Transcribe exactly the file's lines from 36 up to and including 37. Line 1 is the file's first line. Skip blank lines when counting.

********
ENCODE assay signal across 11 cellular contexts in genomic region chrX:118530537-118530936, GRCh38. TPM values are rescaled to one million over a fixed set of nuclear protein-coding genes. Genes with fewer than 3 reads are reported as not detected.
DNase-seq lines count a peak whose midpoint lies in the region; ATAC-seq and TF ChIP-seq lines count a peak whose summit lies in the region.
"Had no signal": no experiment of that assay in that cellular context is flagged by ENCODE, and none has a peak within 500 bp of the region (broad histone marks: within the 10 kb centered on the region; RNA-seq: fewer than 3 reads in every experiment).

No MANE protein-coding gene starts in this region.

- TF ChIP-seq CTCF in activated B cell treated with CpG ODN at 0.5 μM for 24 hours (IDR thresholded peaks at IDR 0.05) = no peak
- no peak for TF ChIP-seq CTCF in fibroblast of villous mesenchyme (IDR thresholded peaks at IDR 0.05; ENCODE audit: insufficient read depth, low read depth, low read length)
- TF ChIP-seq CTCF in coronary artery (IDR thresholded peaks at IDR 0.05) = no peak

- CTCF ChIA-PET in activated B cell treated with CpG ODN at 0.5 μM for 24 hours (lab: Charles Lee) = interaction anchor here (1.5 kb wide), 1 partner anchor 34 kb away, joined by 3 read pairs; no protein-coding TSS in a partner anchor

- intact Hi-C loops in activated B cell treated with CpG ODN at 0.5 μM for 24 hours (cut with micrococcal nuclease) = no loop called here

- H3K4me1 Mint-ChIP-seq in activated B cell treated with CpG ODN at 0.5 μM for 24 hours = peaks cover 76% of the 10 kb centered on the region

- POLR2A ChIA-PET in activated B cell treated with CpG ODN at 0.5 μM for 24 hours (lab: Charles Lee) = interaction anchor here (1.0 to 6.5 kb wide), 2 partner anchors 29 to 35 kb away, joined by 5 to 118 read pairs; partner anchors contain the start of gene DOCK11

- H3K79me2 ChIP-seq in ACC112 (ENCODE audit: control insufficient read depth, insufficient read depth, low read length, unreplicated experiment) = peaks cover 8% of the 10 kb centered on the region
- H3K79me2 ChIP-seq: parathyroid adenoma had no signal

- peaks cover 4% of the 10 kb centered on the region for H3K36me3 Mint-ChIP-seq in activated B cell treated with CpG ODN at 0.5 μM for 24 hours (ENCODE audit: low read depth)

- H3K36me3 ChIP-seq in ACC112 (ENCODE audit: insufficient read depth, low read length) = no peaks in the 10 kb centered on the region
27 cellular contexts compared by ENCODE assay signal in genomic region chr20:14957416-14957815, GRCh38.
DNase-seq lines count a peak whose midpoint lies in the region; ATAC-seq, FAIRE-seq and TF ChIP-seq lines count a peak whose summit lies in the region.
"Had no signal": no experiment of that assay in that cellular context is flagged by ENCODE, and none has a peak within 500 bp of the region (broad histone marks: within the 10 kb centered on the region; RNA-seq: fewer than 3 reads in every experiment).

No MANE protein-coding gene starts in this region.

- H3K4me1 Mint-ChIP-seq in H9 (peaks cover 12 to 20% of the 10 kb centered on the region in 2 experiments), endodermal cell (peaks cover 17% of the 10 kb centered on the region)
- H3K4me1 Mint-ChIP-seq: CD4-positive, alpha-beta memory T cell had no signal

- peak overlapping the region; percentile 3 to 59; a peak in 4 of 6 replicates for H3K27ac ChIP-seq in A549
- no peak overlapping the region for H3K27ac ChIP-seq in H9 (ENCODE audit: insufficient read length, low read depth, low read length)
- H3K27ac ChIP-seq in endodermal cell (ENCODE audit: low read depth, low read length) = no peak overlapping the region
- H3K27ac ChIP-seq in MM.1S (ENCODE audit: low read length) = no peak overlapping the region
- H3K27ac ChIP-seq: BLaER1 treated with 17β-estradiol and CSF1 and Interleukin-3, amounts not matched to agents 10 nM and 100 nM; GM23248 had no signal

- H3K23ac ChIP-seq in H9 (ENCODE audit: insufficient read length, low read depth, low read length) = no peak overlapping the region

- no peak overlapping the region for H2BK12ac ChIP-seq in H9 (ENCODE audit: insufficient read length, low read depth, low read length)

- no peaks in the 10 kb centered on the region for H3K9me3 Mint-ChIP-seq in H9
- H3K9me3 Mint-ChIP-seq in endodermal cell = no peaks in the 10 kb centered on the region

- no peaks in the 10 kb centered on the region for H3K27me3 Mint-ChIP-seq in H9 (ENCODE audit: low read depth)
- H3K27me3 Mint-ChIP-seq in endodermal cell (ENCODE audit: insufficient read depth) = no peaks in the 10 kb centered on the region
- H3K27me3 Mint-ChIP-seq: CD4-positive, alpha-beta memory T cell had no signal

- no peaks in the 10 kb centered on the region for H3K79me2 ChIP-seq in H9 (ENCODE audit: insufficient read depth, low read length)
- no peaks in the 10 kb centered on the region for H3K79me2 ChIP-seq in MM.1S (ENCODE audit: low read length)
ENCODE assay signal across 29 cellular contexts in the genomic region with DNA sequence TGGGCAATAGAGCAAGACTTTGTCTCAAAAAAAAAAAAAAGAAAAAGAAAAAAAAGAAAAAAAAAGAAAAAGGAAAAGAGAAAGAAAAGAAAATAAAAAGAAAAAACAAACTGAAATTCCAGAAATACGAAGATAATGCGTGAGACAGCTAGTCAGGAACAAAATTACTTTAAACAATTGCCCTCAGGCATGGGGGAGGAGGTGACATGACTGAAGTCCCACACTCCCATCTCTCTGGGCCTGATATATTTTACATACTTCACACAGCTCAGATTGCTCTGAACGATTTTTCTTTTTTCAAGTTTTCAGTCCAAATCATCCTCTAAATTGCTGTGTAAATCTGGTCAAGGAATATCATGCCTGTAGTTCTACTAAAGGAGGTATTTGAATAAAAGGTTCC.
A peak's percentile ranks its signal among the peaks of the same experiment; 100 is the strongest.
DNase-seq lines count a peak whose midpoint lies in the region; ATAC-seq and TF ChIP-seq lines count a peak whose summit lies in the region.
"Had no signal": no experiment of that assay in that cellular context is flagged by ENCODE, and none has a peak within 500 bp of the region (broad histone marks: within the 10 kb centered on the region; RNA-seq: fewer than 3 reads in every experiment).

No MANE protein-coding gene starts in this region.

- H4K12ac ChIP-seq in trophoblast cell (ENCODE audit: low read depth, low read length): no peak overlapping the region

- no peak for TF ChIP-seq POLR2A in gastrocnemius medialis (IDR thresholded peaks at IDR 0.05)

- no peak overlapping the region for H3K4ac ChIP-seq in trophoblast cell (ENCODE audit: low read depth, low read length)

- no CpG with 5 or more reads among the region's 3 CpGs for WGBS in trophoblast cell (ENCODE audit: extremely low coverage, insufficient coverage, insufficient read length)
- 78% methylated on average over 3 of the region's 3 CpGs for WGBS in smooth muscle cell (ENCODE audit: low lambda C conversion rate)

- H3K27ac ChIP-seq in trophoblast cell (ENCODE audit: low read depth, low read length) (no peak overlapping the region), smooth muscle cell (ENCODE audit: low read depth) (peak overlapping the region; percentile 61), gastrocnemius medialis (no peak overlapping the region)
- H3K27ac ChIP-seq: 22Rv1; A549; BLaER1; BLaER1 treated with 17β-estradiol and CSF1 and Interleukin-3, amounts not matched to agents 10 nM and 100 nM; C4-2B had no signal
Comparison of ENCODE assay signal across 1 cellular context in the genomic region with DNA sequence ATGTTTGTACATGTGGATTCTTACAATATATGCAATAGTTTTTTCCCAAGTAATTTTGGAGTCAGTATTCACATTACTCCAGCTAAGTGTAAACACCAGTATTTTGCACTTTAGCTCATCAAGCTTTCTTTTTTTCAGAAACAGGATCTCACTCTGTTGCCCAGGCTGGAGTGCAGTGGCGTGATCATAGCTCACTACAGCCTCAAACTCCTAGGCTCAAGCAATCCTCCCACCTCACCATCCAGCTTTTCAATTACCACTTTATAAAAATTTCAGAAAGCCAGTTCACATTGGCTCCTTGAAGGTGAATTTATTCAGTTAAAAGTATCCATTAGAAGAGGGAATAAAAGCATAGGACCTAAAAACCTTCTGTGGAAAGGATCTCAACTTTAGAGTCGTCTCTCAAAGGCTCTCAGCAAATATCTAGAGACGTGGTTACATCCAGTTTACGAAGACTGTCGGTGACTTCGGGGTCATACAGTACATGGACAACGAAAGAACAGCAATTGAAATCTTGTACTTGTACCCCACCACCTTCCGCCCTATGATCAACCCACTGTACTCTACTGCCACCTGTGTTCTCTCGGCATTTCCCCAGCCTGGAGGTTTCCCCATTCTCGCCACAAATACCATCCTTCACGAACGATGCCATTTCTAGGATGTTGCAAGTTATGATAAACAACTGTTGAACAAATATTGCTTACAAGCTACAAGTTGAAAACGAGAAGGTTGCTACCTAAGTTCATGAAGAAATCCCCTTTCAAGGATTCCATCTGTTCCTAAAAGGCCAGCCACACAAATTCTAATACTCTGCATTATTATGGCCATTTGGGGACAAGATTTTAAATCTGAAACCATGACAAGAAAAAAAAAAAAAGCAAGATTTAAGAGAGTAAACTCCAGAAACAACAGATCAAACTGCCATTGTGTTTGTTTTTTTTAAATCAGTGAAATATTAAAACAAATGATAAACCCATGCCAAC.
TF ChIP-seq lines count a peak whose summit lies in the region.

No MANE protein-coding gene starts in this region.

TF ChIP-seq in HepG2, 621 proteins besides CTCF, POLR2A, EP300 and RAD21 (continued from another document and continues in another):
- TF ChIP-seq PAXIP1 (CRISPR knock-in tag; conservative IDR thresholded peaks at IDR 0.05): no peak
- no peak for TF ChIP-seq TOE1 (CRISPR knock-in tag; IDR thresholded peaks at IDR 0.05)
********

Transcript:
ENCODE assay signal across 29 cellular contexts in the genomic region with DNA sequence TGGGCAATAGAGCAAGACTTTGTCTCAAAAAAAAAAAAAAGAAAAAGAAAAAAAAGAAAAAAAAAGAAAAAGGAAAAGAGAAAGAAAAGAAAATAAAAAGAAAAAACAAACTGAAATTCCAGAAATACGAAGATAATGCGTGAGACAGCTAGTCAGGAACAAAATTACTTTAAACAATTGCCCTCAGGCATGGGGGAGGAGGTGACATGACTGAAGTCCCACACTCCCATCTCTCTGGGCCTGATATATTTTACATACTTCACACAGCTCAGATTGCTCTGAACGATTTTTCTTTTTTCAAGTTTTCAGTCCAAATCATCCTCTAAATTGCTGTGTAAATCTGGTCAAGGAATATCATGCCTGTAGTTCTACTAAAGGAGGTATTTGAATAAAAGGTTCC.
A peak's percentile ranks its signal among the peaks of the same experiment; 100 is the strongest.